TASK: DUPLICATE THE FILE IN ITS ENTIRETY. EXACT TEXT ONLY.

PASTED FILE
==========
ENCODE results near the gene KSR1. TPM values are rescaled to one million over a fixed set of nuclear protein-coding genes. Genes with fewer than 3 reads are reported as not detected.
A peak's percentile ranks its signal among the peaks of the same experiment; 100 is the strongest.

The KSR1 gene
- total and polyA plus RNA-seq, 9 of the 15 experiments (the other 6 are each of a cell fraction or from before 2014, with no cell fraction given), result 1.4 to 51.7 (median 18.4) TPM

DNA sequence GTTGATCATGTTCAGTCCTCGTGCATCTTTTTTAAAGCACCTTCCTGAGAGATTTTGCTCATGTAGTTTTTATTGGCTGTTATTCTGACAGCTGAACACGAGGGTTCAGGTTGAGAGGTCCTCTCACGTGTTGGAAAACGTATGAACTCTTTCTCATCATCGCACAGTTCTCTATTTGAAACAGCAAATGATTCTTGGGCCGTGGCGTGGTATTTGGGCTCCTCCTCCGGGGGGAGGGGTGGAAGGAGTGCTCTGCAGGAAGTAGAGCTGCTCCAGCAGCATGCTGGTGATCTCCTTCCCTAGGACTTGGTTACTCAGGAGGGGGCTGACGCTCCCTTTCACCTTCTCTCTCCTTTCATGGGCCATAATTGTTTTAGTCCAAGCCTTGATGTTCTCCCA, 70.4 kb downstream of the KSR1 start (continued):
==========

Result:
ENCODE results near the gene KSR1. TPM values are rescaled to one million over a fixed set of nuclear protein-coding genes. Genes with fewer than 3 reads are reported as not detected.
A peak's percentile ranks its signal among the peaks of the same experiment; 100 is the strongest.

The KSR1 gene
- total and polyA plus RNA-seq, 9 of the 15 experiments (the other 6 are each of a cell fraction or from before 2014, with no cell fraction given), result 1.4 to 51.7 (median 18.4) TPM

DNA sequence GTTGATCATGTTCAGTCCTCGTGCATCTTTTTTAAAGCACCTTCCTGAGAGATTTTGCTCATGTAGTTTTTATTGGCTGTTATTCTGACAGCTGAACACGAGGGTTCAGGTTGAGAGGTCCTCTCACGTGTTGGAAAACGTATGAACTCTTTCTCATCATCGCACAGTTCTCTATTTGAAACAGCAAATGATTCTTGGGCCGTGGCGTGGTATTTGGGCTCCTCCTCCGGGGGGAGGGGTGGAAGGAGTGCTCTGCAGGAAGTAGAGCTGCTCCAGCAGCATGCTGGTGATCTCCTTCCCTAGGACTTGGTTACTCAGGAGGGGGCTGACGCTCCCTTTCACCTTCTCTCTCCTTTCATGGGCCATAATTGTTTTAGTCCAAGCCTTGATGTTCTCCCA, 70.4 kb downstream of the KSR1 start (continued):